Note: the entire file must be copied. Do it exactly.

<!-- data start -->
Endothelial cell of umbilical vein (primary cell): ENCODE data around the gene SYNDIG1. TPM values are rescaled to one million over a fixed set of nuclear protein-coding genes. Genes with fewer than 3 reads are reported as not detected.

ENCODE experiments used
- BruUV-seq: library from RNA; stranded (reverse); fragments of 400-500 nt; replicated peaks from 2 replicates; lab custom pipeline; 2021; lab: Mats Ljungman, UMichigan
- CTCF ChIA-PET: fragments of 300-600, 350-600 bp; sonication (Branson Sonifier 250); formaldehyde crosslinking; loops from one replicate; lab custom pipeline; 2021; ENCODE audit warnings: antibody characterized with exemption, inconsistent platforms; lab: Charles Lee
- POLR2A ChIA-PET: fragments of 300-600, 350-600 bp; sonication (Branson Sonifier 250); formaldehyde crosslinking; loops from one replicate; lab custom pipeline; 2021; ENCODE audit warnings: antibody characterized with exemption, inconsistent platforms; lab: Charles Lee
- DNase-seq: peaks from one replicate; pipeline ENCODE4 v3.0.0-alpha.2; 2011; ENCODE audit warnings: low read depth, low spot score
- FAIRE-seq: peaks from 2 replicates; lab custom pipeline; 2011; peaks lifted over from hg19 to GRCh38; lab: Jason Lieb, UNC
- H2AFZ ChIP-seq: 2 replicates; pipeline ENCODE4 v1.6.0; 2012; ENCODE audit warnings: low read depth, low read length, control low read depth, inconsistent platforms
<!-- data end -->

Endothelial cell of umbilical vein (primary cell): ENCODE data around the gene SYNDIG1. TPM values are rescaled to one million over a fixed set of nuclear protein-coding genes. Genes with fewer than 3 reads are reported as not detected.

ENCODE experiments used
- BruUV-seq: library from RNA; stranded (reverse); fragments of 400-500 nt; replicated peaks from 2 replicates; lab custom pipeline; 2021; lab: Mats Ljungman, UMichigan
- CTCF ChIA-PET: fragments of 300-600, 350-600 bp; sonication (Branson Sonifier 250); formaldehyde crosslinking; loops from one replicate; lab custom pipeline; 2021; ENCODE audit warnings: antibody characterized with exemption, inconsistent platforms; lab: Charles Lee
- POLR2A ChIA-PET: fragments of 300-600, 350-600 bp; sonication (Branson Sonifier 250); formaldehyde crosslinking; loops from one replicate; lab custom pipeline; 2021; ENCODE audit warnings: antibody characterized with exemption, inconsistent platforms; lab: Charles Lee
- DNase-seq: peaks from one replicate; pipeline ENCODE4 v3.0.0-alpha.2; 2011; ENCODE audit warnings: low read depth, low spot score
- FAIRE-seq: peaks from 2 replicates; lab custom pipeline; 2011; peaks lifted over from hg19 to GRCh38; lab: Jason Lieb, UNC
- H2AFZ ChIP-seq: 2 replicates; pipeline ENCODE4 v1.6.0; 2012; ENCODE audit warnings: low read depth, low read length, control low read depth, inconsistent platforms